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President Barack Obama signs order to improve Native American education

WASHINGTON, D.C. — President Barack Obama announced his signing of an executive order to improve education for American Indians at the third White House Tribal Nations Conference on Dec. 2.

When announced, Obama received praise and massive applause from the hundreds of Tribal leaders in attendance.

“We’re going to find ways to reduce the dropout rate,” Obama said in his speech. “We’re going to help students who’ve already dropped out re-enter the education system. And we’re going to strengthen our tribal colleges and universities. They are cornerstones of their community and they deserve our support.

The order, titled “Improving American Indian and Alaska Native Education Opportunities and Strengthening Tribal Colleges and Universities,” aims to improve educational opportunities and performance through funding and various programs for Native American and Alaska Native students from early education through college.

It has been a constant uphill battle for Native Americans to secure recognition and help when it comes to education. The Seminole Tribe’s own Director of Education Emma Johns has been a part of the fight, making trips to Washington, D.C., among other cities, to voice her opinion along with the Seminole Tribe of Florida’s concerns.

“For many years, we have seen candidates and president elects use our communities as part of their political platforms and fall short on the follow through,” Johns said. “Though it has not been an easy battle, it is one that our Native brothers and sisters have refused to give up. Each year Native Americans gather together in Washington, D.C. during Native American Impact week to fight…I have been a part of this lobbying effort many times and see first hand what other tribes deal with from 60-mile dirt road bus roads to minimal, if any, modern infrastructure in their communities.”

Recent studies have shown that American Indians and Alaskan Natives are dropping out of school at an alarming rate.

The executive order signed by the president states: “It is the policy of my Administration to support activities that will strengthen the Nation by expanding educational opportunities and improving educational outcomes for all AI/AN (American Indian and Alaska Native) students in order to fulfill our commitment to furthering tribal self-determination and to help ensure that AI/AN students have an opportunity to learn their Native languages and histories and receive complete and competitive educations that prepare them for college, careers, and productive and satisfying lives.”

Johns expressed strong support for the order; she has high hopes for what it could do for the Tribe.

“For our students and any Native that attends a Tribal College, my hope is that this will only provide them with higher quality facilities, academics, extracurricular programs and cultural relevant activities,” Johns said. “It is about time that Native Americans and their educational needs are being addressed.”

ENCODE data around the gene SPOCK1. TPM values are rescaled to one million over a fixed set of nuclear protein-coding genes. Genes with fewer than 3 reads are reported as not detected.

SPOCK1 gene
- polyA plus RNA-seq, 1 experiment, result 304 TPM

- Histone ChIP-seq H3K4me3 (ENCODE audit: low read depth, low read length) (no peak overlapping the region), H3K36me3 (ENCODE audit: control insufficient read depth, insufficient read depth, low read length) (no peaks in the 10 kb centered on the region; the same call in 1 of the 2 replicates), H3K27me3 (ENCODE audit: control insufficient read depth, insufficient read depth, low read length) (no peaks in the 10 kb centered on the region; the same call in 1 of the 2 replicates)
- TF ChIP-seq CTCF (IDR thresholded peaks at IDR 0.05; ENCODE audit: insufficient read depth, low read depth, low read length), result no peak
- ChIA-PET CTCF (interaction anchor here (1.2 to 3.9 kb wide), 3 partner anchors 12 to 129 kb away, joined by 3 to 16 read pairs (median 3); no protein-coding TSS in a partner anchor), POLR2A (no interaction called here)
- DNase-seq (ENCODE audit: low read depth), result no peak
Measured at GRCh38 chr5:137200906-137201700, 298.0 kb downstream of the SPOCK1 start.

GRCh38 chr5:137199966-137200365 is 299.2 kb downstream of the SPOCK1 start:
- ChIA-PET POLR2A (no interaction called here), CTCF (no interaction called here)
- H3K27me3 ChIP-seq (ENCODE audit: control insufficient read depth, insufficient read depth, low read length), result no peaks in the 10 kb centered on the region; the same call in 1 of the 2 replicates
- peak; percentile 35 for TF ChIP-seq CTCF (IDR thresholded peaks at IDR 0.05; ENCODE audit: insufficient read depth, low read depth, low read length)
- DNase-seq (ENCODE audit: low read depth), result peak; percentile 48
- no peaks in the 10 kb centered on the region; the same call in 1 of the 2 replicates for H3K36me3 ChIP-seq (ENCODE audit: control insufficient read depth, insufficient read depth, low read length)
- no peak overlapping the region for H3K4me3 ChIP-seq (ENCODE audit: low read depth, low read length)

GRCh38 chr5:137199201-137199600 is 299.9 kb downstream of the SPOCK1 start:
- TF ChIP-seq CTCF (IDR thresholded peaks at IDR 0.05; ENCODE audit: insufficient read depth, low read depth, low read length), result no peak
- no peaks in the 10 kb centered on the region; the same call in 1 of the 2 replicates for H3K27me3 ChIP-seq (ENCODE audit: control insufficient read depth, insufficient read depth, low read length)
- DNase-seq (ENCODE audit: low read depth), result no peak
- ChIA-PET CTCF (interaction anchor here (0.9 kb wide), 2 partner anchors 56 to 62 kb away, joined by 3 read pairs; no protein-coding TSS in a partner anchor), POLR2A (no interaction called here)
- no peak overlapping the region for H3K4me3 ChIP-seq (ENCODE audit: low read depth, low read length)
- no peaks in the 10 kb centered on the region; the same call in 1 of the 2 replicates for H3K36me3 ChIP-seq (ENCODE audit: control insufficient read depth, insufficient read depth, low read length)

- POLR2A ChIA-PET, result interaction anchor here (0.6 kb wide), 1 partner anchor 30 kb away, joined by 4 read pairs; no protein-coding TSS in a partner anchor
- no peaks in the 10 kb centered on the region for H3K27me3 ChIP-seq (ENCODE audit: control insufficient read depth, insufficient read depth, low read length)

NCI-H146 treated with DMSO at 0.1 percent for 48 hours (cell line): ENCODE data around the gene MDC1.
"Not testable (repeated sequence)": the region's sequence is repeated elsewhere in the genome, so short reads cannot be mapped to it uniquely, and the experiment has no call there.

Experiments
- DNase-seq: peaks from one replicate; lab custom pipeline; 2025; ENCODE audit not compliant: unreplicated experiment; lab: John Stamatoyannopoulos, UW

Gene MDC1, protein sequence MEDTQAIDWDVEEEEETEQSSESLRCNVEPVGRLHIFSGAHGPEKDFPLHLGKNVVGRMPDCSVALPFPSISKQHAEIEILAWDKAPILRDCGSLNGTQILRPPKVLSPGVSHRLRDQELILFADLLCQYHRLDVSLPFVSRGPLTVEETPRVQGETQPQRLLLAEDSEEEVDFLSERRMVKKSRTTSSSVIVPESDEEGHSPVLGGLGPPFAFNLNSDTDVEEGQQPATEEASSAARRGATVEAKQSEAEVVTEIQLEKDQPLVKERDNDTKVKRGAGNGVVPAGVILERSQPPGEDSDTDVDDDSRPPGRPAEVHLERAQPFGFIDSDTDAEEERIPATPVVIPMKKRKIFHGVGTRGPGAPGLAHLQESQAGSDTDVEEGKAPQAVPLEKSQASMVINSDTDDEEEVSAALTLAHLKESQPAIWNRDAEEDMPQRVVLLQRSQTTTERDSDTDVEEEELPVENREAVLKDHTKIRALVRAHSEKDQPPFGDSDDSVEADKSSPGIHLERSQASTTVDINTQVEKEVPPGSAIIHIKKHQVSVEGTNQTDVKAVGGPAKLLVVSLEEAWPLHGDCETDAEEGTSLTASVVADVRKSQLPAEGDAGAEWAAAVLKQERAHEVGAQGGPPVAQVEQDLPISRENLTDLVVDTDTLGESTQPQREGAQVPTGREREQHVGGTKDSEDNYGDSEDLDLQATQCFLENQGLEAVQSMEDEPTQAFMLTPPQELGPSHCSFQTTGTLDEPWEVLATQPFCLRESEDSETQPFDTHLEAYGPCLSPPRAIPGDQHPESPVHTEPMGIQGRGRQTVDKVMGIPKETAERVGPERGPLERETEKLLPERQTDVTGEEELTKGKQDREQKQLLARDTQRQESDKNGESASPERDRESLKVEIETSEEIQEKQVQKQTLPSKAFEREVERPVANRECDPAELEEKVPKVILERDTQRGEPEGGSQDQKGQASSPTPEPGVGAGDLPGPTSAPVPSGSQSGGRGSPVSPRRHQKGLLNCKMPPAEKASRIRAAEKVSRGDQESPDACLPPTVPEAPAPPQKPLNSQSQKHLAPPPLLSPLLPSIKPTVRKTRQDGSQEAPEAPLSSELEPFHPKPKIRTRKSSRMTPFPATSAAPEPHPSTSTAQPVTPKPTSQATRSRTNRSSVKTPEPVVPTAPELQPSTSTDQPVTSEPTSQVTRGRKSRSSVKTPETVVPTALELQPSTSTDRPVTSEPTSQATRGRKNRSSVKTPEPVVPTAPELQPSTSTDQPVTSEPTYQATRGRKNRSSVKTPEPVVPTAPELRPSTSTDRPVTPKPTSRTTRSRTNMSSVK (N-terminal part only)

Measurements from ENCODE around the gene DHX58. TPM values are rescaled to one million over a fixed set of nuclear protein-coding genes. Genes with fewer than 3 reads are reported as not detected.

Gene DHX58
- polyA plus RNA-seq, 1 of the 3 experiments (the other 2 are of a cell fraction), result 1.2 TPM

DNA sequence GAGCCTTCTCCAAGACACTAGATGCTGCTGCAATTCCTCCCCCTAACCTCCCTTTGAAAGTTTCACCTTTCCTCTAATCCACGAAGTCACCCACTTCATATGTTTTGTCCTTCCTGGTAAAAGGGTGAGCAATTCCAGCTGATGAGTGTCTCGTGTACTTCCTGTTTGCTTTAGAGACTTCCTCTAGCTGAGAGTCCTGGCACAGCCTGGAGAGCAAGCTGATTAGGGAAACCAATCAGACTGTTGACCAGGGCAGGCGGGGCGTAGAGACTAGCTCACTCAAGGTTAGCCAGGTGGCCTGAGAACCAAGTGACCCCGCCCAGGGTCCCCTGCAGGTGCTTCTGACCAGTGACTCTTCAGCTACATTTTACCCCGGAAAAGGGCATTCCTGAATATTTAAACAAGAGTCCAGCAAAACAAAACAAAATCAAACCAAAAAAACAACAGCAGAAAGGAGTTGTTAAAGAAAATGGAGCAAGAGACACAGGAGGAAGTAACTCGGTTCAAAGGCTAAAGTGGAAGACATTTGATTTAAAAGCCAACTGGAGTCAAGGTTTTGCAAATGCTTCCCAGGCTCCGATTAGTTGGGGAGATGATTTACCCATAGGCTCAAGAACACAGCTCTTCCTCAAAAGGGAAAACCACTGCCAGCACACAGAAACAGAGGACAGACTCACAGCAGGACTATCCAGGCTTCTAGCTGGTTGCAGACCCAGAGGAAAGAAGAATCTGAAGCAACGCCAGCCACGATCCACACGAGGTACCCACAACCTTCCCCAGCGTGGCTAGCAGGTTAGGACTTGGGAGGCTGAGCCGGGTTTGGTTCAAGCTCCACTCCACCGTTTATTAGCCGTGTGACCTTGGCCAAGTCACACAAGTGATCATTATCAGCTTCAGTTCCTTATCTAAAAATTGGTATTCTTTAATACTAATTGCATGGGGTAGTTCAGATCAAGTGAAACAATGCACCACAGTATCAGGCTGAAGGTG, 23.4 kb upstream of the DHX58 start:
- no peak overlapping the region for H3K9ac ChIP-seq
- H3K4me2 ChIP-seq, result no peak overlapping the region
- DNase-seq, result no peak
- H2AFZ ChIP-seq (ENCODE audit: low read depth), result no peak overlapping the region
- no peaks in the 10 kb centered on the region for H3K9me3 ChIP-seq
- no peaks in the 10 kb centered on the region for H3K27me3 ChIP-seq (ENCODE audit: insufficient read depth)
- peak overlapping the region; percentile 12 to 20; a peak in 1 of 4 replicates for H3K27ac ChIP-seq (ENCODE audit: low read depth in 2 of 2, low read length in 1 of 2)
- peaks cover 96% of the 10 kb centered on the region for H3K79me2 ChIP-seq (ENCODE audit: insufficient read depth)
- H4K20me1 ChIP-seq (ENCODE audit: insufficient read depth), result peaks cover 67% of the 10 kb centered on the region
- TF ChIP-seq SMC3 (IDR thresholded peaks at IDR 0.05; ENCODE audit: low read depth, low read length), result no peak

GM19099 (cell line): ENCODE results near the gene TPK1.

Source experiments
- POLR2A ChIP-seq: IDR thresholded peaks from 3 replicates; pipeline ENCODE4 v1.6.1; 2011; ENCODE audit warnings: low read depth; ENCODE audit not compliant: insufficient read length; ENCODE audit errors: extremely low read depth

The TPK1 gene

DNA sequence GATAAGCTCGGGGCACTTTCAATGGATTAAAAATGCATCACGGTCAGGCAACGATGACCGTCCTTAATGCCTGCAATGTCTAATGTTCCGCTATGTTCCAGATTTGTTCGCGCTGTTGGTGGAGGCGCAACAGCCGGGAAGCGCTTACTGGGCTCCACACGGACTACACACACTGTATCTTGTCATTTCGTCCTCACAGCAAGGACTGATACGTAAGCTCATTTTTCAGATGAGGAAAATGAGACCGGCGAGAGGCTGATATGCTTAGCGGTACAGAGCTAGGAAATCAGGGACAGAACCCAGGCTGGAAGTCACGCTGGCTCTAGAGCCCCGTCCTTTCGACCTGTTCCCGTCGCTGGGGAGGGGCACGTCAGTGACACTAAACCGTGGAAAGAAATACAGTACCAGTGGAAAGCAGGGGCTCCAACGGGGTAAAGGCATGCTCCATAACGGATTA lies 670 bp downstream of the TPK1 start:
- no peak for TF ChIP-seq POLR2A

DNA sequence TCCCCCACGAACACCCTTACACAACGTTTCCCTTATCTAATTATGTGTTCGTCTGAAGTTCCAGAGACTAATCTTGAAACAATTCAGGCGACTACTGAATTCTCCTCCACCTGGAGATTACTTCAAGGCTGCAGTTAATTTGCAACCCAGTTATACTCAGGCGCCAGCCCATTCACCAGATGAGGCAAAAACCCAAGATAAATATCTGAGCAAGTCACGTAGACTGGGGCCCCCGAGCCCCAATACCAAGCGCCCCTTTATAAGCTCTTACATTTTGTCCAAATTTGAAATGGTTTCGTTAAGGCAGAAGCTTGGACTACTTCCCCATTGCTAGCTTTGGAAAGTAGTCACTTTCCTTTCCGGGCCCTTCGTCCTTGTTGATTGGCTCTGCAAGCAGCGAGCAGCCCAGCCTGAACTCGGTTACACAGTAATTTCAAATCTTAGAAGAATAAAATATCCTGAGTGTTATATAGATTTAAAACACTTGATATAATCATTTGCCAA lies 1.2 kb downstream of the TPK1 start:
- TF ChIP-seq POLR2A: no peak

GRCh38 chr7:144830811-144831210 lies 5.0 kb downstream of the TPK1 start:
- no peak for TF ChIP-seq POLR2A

The Secretary of the U.S. Department of Education Arne Duncan and the Secretary of the U.S. Department of the Interior Kenneth L. Salazar will co-chair the initiative.

“It is comforting to see the current administration finally taking this initiative,” Johns said. “Any initiative taken towards promoting and funding educational excellence in Indian Country is a blessing.”

The administration is determined to put a strong focus on secondary education, including Tribal colleges, universities and technical schools. Their goal is to keep Native Indians and Alaska Natives in school to further their education and prepare for their future, no matter what social or economic background they come from.

“TCUs (Tribal Colleges and Universities) maintain, preserve, and restore Native languages and cultural traditions; offer a high-quality college education; provide career and technical education, job training, and other career-building programs; and often serve as anchors in some of the country’s poorest and most remote areas.”

There are more than 30 Tribal colleges and universities with more than 30,000 students representing more than 250 tribes from across the U.S., Mexico and Canada.

Most Tribal schools are located on Indian reservations where native culture is infused in the curriculum. Most Tribal colleges receive no Indian casino revenue, making an executive order such as this one all that more important and beneficial.

“As stated before, it has been a fight to hold on to funding for all Native programs from head start to the collegiate level,” Johns said. “This order impacts us directly, as Native people are all one people and must continue to work in a unified effort to demand equal opportunity for the education of our students from head start to the post graduate level.”

“This executive order is proof that perseverance is key in all that we do,” Johns said. “This is due to the Indian activists that persevered and wouldn’t accept the status quo for our Native children.”

Assuring the Tribal leaders and other American Indians and Alaskan Natives present, President Obama concluded with “you have a President that’s got your back.”


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